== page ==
Dr. Tom Brinthaupt is the ITD faculty intern for 2005-2006. He is a professor of psychology.
More than 300 higher education professionals from 23 states attended the eleventh annual Instructional Technology Conference on the MTSU campus. The theme of the conference was "Fostering Successful Learning."; The event is organized and sponsored by ITD.
Featured speakers at the conference were Stephen Downes, senior researcher for online learning at the National Research Council in Canada; Susan Metros, professor of visual design technology, deputy chief information officer, and executive director for eLearning at The Ohio State University; and Robert Kvavik, professor of political science and associate vice president at the University of Minnesota and senior fellow of the EDU-CAUSE Center for Applied Research.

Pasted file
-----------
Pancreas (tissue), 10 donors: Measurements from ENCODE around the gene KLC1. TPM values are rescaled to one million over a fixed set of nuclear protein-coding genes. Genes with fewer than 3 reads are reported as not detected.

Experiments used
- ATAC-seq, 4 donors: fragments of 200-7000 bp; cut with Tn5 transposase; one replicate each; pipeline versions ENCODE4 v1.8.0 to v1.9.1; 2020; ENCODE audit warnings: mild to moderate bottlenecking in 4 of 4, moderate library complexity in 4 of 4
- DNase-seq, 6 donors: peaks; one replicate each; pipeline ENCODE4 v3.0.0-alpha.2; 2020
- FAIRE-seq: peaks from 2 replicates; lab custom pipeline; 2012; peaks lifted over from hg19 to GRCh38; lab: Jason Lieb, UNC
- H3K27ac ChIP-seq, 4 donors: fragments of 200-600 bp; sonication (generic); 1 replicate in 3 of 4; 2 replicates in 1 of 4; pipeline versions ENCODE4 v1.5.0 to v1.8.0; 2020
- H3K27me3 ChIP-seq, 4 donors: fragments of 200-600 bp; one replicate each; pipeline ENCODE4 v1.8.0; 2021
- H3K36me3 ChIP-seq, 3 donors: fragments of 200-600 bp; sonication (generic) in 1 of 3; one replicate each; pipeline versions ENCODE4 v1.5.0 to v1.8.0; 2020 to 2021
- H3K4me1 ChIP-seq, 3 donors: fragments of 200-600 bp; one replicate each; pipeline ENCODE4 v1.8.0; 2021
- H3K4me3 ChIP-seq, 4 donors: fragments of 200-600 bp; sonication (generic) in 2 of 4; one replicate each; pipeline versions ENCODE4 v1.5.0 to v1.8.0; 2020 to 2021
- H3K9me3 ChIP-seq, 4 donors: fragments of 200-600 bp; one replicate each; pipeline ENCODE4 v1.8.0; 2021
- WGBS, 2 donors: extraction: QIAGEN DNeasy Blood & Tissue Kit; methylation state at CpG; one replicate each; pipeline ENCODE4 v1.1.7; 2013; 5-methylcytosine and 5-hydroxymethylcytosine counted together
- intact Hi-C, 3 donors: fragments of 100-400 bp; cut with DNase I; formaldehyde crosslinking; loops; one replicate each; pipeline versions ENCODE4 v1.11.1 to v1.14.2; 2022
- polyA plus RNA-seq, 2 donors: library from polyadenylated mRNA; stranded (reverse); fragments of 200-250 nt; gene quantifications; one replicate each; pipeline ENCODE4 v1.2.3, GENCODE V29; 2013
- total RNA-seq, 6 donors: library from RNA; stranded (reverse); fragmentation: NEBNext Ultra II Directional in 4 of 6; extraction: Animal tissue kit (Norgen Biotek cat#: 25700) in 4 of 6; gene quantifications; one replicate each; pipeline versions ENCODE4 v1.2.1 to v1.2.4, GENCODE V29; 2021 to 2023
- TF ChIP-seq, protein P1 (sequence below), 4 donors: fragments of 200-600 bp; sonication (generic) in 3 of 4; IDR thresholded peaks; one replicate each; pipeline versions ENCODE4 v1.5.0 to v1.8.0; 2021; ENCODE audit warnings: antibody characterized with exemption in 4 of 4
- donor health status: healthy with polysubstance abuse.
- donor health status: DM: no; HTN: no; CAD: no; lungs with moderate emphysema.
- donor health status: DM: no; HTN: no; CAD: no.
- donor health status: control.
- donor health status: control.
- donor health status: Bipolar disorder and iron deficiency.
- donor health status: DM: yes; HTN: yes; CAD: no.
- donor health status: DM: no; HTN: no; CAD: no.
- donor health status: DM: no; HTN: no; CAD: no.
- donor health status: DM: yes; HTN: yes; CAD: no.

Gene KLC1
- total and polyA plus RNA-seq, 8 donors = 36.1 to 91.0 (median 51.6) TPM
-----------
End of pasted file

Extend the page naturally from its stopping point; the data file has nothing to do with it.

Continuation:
The conference included more than 50 presentations, hands-on workshops, and poster session presentations.
The event ended with a roundtable luncheon for MTSU faculty members who participated in the conference. The luncheon discussion topic was "'Use' versus 'Integration' of Instructional Technology in Fostering Successful Learning.";
As the world of technology marches onward to newer and faster products, many of the older versions must be left behind. Microsoft has announced that support is ending for Windows 98 and Windows ME. Mainstream support of each OS has been retired for several years, but as of June 30 this year driver support, technical support, and critical security updates will be discontinued.